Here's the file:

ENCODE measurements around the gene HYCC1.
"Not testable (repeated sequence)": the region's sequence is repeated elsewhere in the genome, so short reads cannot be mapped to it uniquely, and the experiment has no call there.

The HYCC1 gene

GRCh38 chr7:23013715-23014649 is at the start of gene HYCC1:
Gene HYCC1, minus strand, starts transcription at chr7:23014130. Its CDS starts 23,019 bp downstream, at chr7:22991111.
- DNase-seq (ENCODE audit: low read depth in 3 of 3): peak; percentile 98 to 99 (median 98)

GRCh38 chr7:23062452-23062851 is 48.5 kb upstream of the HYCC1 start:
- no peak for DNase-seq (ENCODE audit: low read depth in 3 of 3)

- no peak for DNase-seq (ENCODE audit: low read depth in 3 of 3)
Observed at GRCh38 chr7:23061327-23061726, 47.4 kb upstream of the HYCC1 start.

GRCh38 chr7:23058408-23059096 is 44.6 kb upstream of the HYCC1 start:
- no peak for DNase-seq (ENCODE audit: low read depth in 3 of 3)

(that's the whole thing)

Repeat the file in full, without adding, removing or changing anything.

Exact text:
ENCODE measurements around the gene HYCC1.
"Not testable (repeated sequence)": the region's sequence is repeated elsewhere in the genome, so short reads cannot be mapped to it uniquely, and the experiment has no call there.

The HYCC1 gene

GRCh38 chr7:23013715-23014649 is at the start of gene HYCC1:
Gene HYCC1, minus strand, starts transcription at chr7:23014130. Its CDS starts 23,019 bp downstream, at chr7:22991111.
- DNase-seq (ENCODE audit: low read depth in 3 of 3): peak; percentile 98 to 99 (median 98)

GRCh38 chr7:23062452-23062851 is 48.5 kb upstream of the HYCC1 start:
- no peak for DNase-seq (ENCODE audit: low read depth in 3 of 3)

- no peak for DNase-seq (ENCODE audit: low read depth in 3 of 3)
Observed at GRCh38 chr7:23061327-23061726, 47.4 kb upstream of the HYCC1 start.

GRCh38 chr7:23058408-23059096 is 44.6 kb upstream of the HYCC1 start:
- no peak for DNase-seq (ENCODE audit: low read depth in 3 of 3)